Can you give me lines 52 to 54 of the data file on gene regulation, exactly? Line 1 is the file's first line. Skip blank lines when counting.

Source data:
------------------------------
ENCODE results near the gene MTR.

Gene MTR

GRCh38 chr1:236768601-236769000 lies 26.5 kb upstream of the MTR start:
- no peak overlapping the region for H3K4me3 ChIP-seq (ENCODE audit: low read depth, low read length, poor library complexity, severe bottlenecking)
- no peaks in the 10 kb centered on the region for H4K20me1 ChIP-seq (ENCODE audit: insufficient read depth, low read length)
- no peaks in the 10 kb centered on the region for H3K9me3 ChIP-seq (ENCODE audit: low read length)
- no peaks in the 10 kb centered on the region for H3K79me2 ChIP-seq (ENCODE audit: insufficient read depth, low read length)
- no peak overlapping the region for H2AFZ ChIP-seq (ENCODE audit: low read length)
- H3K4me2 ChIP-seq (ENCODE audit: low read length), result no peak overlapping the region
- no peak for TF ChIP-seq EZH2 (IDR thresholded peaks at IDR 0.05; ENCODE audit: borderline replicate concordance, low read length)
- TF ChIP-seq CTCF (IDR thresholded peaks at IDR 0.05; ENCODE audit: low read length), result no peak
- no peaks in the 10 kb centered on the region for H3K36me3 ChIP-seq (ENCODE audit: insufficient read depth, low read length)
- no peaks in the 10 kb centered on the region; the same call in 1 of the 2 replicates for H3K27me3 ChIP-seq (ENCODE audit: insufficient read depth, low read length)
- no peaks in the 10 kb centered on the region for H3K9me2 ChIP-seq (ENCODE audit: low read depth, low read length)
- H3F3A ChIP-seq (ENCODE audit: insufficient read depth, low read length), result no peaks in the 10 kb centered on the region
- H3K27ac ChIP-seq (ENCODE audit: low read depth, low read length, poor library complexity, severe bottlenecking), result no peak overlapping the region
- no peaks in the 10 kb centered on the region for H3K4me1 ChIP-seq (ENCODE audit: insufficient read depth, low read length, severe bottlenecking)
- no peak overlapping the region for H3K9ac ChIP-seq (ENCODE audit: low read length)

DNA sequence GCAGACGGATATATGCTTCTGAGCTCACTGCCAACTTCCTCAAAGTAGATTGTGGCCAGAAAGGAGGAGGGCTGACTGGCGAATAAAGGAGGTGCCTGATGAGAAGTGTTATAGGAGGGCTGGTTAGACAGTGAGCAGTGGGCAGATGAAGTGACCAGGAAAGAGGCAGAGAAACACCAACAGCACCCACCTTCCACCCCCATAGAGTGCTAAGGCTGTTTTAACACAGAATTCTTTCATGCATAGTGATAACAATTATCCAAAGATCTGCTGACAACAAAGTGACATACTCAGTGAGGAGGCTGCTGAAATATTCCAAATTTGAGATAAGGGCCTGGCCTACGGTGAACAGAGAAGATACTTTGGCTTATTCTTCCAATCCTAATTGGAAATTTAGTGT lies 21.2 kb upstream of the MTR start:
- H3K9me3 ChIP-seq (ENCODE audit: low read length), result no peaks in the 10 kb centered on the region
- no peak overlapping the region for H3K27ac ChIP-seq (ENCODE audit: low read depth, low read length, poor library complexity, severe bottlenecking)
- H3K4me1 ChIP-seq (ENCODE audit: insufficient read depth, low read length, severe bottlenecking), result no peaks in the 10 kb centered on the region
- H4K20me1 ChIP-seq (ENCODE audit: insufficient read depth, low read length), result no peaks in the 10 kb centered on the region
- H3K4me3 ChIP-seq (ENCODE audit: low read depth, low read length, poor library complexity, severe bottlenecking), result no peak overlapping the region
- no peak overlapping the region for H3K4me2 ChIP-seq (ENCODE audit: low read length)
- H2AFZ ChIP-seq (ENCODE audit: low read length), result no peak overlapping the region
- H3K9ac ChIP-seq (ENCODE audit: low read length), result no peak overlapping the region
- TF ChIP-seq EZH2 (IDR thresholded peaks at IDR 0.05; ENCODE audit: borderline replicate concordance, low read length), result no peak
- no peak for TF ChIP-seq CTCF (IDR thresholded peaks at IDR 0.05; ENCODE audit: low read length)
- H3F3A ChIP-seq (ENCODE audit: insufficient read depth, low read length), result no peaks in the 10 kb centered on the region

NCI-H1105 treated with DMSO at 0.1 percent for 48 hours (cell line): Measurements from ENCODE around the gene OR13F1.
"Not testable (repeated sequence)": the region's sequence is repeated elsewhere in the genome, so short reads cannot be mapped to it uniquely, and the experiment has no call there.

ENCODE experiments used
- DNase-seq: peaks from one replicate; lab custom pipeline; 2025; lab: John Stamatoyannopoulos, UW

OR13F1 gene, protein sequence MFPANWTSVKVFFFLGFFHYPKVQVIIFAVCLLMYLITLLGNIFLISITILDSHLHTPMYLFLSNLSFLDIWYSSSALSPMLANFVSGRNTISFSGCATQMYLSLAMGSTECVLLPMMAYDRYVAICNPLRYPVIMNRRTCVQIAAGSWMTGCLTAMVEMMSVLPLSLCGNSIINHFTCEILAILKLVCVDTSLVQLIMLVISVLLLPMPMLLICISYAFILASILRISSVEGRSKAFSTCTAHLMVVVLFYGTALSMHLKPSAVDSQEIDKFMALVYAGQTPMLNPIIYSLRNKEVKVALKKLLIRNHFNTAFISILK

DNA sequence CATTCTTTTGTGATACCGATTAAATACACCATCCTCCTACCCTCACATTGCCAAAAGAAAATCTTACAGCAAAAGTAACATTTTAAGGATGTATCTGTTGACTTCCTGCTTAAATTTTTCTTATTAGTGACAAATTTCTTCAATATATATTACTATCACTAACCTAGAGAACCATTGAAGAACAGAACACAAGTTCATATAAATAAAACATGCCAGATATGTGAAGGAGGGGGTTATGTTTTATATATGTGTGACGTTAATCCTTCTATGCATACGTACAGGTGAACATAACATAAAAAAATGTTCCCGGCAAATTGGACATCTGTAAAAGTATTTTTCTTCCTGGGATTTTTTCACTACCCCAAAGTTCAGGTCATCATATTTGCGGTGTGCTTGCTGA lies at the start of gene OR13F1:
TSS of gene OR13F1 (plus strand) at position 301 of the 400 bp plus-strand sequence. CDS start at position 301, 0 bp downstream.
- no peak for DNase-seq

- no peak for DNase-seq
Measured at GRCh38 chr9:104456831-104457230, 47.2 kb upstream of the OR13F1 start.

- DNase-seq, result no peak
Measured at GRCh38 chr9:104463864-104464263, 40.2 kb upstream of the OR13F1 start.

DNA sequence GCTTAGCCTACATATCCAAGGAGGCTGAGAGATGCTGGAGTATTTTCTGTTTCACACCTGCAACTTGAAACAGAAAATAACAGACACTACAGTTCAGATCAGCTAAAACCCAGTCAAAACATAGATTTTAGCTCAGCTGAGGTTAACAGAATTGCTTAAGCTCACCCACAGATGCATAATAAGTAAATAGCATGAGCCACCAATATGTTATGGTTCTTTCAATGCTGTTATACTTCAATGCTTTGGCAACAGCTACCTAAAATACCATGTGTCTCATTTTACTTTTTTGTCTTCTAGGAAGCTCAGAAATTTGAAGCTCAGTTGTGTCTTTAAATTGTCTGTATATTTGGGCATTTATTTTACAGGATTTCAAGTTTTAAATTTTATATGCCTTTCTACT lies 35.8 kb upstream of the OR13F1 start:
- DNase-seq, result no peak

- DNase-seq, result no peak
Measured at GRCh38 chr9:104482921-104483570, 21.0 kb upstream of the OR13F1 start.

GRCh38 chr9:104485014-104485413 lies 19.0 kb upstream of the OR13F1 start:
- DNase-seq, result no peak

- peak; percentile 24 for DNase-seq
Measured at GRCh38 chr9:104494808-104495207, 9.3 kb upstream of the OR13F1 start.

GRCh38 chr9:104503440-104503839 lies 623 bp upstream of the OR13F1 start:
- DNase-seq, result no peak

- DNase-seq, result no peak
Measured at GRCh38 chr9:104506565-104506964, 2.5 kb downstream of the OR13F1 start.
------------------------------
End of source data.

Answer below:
- DNase-seq, result no peak

- DNase-seq, result no peak
Measured at GRCh38 chr9:104506565-104506964, 2.5 kb downstream of the OR13F1 start.